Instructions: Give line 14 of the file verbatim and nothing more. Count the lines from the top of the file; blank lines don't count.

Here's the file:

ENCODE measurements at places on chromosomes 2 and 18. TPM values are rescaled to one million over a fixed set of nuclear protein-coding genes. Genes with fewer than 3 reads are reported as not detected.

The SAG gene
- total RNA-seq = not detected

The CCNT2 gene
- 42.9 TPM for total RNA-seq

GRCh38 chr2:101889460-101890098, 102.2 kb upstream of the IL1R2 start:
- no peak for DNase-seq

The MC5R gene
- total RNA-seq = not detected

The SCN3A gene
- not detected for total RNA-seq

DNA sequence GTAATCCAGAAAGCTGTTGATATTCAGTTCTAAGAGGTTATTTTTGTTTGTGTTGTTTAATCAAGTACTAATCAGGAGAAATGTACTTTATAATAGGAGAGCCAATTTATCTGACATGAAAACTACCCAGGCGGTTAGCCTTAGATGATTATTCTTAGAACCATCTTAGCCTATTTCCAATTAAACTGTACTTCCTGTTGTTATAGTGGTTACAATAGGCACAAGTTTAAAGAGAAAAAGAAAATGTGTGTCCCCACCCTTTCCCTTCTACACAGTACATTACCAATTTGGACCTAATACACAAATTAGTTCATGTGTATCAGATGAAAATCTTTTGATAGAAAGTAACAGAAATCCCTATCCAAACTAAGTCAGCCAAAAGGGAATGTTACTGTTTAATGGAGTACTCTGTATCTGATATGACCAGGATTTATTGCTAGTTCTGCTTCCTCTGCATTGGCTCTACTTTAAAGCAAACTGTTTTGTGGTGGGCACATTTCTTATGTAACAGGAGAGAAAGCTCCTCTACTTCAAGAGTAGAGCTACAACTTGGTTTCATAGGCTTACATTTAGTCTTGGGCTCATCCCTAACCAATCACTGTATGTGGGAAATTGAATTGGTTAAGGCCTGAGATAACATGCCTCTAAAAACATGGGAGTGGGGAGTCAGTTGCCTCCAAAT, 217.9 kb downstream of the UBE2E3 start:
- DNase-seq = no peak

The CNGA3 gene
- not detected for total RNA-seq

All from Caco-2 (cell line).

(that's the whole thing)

The CNGA3 gene